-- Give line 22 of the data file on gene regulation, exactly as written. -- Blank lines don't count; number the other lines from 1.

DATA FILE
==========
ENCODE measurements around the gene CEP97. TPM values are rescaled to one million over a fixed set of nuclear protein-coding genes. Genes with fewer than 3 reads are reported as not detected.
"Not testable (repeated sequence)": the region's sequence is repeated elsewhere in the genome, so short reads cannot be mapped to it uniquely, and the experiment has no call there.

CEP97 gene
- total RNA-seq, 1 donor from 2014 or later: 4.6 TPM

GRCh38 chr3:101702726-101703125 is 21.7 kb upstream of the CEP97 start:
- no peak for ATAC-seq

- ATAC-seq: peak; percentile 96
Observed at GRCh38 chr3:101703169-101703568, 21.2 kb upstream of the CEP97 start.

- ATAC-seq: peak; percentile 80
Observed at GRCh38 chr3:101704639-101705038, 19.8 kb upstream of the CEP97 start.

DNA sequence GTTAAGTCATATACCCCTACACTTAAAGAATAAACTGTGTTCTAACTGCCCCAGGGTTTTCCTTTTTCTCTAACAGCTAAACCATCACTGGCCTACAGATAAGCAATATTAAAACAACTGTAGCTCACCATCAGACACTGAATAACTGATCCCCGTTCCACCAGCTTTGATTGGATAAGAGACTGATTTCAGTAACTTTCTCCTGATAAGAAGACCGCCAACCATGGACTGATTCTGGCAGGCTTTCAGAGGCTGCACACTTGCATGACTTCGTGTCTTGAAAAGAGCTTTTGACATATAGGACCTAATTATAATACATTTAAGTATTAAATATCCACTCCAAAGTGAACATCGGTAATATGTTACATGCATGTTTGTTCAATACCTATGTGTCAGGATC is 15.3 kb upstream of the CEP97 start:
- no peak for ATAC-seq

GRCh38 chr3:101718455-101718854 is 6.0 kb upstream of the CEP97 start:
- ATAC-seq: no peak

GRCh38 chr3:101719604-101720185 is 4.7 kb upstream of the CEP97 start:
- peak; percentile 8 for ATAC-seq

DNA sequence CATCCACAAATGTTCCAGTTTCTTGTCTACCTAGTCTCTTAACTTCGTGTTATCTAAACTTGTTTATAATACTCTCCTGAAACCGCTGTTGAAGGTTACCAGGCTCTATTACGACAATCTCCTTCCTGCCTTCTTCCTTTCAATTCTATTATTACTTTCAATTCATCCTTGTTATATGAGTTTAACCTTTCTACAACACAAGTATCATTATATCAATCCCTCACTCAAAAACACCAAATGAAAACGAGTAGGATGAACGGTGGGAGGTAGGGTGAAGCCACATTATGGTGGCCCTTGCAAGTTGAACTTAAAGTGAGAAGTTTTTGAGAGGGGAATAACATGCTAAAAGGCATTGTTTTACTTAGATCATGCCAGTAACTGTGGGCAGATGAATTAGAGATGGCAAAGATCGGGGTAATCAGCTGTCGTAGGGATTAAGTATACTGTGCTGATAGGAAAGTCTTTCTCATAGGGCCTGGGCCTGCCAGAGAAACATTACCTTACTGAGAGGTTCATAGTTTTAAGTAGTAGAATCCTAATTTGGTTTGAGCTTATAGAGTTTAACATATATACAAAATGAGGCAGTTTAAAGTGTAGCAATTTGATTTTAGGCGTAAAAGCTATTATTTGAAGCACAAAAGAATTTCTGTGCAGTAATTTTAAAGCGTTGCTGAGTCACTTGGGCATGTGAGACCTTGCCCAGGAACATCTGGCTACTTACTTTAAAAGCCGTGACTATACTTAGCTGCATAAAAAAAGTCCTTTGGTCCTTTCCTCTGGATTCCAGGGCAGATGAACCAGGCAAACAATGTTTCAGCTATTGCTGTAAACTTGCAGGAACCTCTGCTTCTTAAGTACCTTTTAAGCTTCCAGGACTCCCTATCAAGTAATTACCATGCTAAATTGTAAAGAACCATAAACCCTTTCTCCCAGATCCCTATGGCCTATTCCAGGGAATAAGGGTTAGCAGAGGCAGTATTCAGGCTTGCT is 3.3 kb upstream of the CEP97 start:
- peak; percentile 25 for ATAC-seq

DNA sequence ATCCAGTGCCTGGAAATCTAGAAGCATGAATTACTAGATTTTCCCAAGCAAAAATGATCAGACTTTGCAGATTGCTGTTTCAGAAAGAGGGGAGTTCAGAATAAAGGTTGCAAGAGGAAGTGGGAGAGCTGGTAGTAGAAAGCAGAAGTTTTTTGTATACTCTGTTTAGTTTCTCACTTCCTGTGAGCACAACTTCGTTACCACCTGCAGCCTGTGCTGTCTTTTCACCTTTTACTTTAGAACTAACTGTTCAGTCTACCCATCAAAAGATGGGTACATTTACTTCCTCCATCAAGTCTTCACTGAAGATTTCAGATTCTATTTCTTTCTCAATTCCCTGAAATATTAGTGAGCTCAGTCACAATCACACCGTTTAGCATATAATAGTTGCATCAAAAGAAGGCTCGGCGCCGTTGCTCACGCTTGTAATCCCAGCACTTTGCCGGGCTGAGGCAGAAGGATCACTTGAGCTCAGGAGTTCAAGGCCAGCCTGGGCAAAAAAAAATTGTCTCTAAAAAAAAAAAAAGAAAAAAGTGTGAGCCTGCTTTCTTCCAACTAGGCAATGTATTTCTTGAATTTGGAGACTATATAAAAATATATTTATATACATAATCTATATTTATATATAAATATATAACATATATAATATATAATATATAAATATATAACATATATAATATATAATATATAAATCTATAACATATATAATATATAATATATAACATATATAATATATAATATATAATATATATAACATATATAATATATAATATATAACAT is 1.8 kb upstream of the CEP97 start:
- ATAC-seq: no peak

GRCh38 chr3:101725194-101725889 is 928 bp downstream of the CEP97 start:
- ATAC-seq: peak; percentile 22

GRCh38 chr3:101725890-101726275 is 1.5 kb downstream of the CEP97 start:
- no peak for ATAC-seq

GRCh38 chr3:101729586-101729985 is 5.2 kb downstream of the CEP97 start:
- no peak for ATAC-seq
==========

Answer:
- ATAC-seq: peak; percentile 22